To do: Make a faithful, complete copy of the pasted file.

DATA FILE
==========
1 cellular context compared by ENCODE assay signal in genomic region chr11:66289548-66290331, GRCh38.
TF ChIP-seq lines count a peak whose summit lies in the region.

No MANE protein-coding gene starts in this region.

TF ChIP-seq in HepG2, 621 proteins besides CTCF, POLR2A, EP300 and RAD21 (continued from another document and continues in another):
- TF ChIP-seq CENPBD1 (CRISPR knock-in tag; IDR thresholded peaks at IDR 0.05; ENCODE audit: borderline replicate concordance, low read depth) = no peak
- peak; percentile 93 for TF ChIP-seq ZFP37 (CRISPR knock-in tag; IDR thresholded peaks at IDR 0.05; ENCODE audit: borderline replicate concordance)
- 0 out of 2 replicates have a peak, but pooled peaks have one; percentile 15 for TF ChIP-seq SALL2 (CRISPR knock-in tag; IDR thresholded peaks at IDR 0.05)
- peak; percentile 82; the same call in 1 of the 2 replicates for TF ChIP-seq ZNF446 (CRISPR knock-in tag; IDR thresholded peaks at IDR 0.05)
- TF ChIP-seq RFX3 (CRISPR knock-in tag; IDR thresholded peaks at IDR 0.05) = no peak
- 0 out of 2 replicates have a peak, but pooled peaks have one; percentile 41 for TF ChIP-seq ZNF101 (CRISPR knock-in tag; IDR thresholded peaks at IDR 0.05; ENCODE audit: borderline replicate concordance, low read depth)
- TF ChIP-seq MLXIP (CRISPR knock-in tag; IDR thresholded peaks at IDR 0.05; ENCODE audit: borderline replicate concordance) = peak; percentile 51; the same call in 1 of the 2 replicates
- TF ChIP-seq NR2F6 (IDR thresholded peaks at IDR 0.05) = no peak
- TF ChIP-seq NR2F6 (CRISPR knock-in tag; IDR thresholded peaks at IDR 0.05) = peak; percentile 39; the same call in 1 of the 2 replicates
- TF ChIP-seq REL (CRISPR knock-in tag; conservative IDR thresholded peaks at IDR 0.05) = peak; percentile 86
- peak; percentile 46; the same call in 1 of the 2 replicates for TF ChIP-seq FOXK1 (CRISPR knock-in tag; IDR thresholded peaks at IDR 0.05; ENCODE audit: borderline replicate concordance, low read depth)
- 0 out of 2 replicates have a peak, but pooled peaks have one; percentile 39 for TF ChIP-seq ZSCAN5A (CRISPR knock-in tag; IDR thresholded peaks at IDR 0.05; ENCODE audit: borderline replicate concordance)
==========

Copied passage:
1 cellular context compared by ENCODE assay signal in genomic region chr11:66289548-66290331, GRCh38.
TF ChIP-seq lines count a peak whose summit lies in the region.

No MANE protein-coding gene starts in this region.

TF ChIP-seq in HepG2, 621 proteins besides CTCF, POLR2A, EP300 and RAD21 (continued from another document and continues in another):
- TF ChIP-seq CENPBD1 (CRISPR knock-in tag; IDR thresholded peaks at IDR 0.05; ENCODE audit: borderline replicate concordance, low read depth) = no peak
- peak; percentile 93 for TF ChIP-seq ZFP37 (CRISPR knock-in tag; IDR thresholded peaks at IDR 0.05; ENCODE audit: borderline replicate concordance)
- 0 out of 2 replicates have a peak, but pooled peaks have one; percentile 15 for TF ChIP-seq SALL2 (CRISPR knock-in tag; IDR thresholded peaks at IDR 0.05)
- peak; percentile 82; the same call in 1 of the 2 replicates for TF ChIP-seq ZNF446 (CRISPR knock-in tag; IDR thresholded peaks at IDR 0.05)
- TF ChIP-seq RFX3 (CRISPR knock-in tag; IDR thresholded peaks at IDR 0.05) = no peak
- 0 out of 2 replicates have a peak, but pooled peaks have one; percentile 41 for TF ChIP-seq ZNF101 (CRISPR knock-in tag; IDR thresholded peaks at IDR 0.05; ENCODE audit: borderline replicate concordance, low read depth)
- TF ChIP-seq MLXIP (CRISPR knock-in tag; IDR thresholded peaks at IDR 0.05; ENCODE audit: borderline replicate concordance) = peak; percentile 51; the same call in 1 of the 2 replicates
- TF ChIP-seq NR2F6 (IDR thresholded peaks at IDR 0.05) = no peak
- TF ChIP-seq NR2F6 (CRISPR knock-in tag; IDR thresholded peaks at IDR 0.05) = peak; percentile 39; the same call in 1 of the 2 replicates
- TF ChIP-seq REL (CRISPR knock-in tag; conservative IDR thresholded peaks at IDR 0.05) = peak; percentile 86
- peak; percentile 46; the same call in 1 of the 2 replicates for TF ChIP-seq FOXK1 (CRISPR knock-in tag; IDR thresholded peaks at IDR 0.05; ENCODE audit: borderline replicate concordance, low read depth)
- 0 out of 2 replicates have a peak, but pooled peaks have one; percentile 39 for TF ChIP-seq ZSCAN5A (CRISPR knock-in tag; IDR thresholded peaks at IDR 0.05; ENCODE audit: borderline replicate concordance)